Multiple nomads have said gas is their new rent when living on the road. Zach Nelson, for example, told BI that he got a solid deal from an old boss for the Mercedes-Benz Sprinter he lives in today. Now, gas is one of his few expenses.

"Other than car maintenance and insurance, the only thing you really pay for is gas and food," he said.

When it came to food, I spent about the same on groceries as I do living in Denver. I shopped for the trip at Costco and Trader Joe's and spent less than $150 with plenty of food left over. I also spent about the same eating out.

As for accommodations, this felt like the cheapest part of the trip. I splurged on one night at an RV resort, which cost about $60. I also spent $25 to sleep in Joshua Tree National Park and a similar rate for a nearby campsite. Most nights, though, I found free public land or a free parking lot outside a Walmart or Cracker Barrel. Altogether, I spent less than $170 on campsites.

The largest expense would likely be the cost of the van itself. For this trip, I received a media rate from Native Campervans for the van rental. If I did this full-time, though, I'd purchase my own vehicle.

If I was willing to rough it, I could purchase a used bus, van, or car for a few thousand dollars. On the other end, a new Mercedes Sprinter van starts at $71,000 before conversion.

Realistically, the price would be somewhere in between for me. If I wanted to purchase a Ram ProMaster in Denver, I'd likely spend about $27,000 for a used model, according to TrueCar. If I planned to live in a van for about three years and snagged a solid interest rate, I'd pay about $900 a month, according to Bankrate. Hopefully, I'd make some of that back by selling it afterward.

If I calculate the cost of a van loan, campsites, and gas, that still is less than my $1,500 rent. But only by a few hundred dollars.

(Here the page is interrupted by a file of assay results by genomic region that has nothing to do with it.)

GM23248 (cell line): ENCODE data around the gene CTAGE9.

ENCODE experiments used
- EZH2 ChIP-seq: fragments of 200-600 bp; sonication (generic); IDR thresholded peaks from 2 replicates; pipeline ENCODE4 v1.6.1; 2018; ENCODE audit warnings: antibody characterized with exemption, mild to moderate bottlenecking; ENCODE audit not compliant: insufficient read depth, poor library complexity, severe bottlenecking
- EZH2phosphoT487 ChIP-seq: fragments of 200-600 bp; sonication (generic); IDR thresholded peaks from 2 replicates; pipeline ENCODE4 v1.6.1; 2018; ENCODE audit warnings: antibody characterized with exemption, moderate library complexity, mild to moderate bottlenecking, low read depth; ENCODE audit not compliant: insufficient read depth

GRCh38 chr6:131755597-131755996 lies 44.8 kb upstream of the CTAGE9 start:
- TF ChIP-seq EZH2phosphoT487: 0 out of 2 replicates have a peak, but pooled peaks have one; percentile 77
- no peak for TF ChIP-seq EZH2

From the nomads I've spoken to, how much you want to spend is truly up to the individual. Some families have saved tens of thousands of dollars by buying and renovating a school bus instead of a house. Other van dwellers have shared how unpredictable maintenance issues have drained their emergency funds.

I experienced ways that living in a van could be cheaper than my lifestyle today

There are hidden costs that come with van life. You often have to pay for showers, clean water, and emptying your van's gray water tank. Vehicle maintenance issues can arise, and my car insurance would likely be higher than I pay today.

But I'd also eliminate costs with van life. I'd no longer worry about electricity, gas, or water bills. I'd cancel my expensive climbing gym membership and pivot to the outdoors. And I'd spend less on clothes since I'd have nowhere to store them.

Plus, my day-to-day activities would be cheaper. I'd save money by swapping my Sunday brunches with Sunday hikes and nights at the movie theater with evenings stargazing.

I'm not saying van life is necessarily cheaper than city living, but I am convinced it can be if I work at it.

For now, I'm waiting for auto loan interest rates to plummet and am searching for an affordable used van before I make the leap.